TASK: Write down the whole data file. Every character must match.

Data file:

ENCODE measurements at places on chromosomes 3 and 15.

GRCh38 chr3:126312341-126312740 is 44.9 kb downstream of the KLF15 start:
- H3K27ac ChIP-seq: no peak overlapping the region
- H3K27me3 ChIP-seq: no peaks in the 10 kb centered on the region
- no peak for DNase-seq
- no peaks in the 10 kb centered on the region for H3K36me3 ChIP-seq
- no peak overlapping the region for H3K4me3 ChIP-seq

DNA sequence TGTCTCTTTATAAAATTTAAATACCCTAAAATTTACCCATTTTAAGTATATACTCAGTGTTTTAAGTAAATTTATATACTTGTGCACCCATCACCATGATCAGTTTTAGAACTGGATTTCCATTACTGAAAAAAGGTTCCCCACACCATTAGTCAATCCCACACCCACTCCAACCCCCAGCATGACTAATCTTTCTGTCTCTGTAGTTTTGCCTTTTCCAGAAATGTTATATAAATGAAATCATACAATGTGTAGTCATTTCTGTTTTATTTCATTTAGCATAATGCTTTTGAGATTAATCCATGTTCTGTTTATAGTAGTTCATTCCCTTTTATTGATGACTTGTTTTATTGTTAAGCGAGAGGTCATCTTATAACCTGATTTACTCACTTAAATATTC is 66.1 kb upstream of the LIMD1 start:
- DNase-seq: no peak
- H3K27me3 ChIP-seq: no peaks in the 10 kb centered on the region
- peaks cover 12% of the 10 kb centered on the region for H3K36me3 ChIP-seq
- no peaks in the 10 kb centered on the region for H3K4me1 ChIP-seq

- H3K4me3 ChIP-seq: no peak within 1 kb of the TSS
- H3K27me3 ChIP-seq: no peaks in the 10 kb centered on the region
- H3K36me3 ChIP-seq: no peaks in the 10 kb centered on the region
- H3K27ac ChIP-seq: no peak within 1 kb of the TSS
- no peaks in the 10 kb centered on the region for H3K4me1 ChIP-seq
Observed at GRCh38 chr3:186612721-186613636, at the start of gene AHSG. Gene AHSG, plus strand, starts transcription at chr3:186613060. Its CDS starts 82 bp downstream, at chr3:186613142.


ENCODE measurements at places on chromosomes 3 and 15.

GRCh38 chr3:126312341-126312740 is 44.9 kb downstream of the KLF15 start:
- H3K27ac ChIP-seq: no peak overlapping the region
- H3K27me3 ChIP-seq: no peaks in the 10 kb centered on the region
- no peak for DNase-seq
- no peaks in the 10 kb centered on the region for H3K36me3 ChIP-seq
- no peak overlapping the region for H3K4me3 ChIP-seq

DNA sequence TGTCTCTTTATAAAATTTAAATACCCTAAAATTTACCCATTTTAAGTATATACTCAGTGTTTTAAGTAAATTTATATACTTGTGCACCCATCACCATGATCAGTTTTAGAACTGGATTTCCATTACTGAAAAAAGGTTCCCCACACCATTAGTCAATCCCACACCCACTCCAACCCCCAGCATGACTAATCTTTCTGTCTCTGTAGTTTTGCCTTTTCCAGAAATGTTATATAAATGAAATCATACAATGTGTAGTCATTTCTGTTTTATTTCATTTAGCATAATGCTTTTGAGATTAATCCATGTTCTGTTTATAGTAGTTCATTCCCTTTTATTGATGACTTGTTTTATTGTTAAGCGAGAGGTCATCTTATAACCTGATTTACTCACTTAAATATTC is 66.1 kb upstream of the LIMD1 start:
- DNase-seq: no peak
- H3K27me3 ChIP-seq: no peaks in the 10 kb centered on the region
- peaks cover 12% of the 10 kb centered on the region for H3K36me3 ChIP-seq
- no peaks in the 10 kb centered on the region for H3K4me1 ChIP-seq

- H3K4me3 ChIP-seq: no peak within 1 kb of the TSS
- H3K27me3 ChIP-seq: no peaks in the 10 kb centered on the region
- H3K36me3 ChIP-seq: no peaks in the 10 kb centered on the region
- H3K27ac ChIP-seq: no peak within 1 kb of the TSS
- no peaks in the 10 kb centered on the region for H3K4me1 ChIP-seq
Observed at GRCh38 chr3:186612721-186613636, at the start of gene AHSG. Gene AHSG, plus strand, starts transcription at chr3:186613060. Its CDS starts 82 bp downstream, at chr3:186613142.